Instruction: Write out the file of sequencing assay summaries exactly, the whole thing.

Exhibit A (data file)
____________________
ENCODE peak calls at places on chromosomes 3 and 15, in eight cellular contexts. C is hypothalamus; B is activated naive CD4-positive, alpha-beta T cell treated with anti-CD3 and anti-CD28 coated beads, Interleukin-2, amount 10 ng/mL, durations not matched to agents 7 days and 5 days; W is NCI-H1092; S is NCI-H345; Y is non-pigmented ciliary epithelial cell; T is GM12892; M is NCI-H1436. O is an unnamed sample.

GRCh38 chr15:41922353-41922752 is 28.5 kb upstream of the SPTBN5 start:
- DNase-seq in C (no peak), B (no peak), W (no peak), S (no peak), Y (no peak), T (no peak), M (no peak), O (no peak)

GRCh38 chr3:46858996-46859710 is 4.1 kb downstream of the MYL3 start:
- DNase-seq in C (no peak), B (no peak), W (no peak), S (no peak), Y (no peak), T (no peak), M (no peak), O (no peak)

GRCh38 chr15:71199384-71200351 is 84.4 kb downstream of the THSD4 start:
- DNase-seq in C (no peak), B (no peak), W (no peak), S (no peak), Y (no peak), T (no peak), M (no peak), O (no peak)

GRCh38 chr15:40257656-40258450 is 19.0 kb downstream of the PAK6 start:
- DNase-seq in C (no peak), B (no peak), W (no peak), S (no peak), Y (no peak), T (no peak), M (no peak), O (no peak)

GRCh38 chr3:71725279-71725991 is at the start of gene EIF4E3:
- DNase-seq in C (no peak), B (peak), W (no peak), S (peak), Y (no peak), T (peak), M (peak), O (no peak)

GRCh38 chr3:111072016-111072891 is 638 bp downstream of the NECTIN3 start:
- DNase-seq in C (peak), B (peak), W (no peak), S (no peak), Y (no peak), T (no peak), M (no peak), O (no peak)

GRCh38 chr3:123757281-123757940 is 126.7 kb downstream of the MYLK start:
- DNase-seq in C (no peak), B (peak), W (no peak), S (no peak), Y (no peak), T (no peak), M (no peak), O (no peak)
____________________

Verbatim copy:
ENCODE peak calls at places on chromosomes 3 and 15, in eight cellular contexts. C is hypothalamus; B is activated naive CD4-positive, alpha-beta T cell treated with anti-CD3 and anti-CD28 coated beads, Interleukin-2, amount 10 ng/mL, durations not matched to agents 7 days and 5 days; W is NCI-H1092; S is NCI-H345; Y is non-pigmented ciliary epithelial cell; T is GM12892; M is NCI-H1436. O is an unnamed sample.

GRCh38 chr15:41922353-41922752 is 28.5 kb upstream of the SPTBN5 start:
- DNase-seq in C (no peak), B (no peak), W (no peak), S (no peak), Y (no peak), T (no peak), M (no peak), O (no peak)

GRCh38 chr3:46858996-46859710 is 4.1 kb downstream of the MYL3 start:
- DNase-seq in C (no peak), B (no peak), W (no peak), S (no peak), Y (no peak), T (no peak), M (no peak), O (no peak)

GRCh38 chr15:71199384-71200351 is 84.4 kb downstream of the THSD4 start:
- DNase-seq in C (no peak), B (no peak), W (no peak), S (no peak), Y (no peak), T (no peak), M (no peak), O (no peak)

GRCh38 chr15:40257656-40258450 is 19.0 kb downstream of the PAK6 start:
- DNase-seq in C (no peak), B (no peak), W (no peak), S (no peak), Y (no peak), T (no peak), M (no peak), O (no peak)

GRCh38 chr3:71725279-71725991 is at the start of gene EIF4E3:
- DNase-seq in C (no peak), B (peak), W (no peak), S (peak), Y (no peak), T (peak), M (peak), O (no peak)

GRCh38 chr3:111072016-111072891 is 638 bp downstream of the NECTIN3 start:
- DNase-seq in C (peak), B (peak), W (no peak), S (no peak), Y (no peak), T (no peak), M (no peak), O (no peak)

GRCh38 chr3:123757281-123757940 is 126.7 kb downstream of the MYLK start:
- DNase-seq in C (no peak), B (peak), W (no peak), S (no peak), Y (no peak), T (no peak), M (no peak), O (no peak)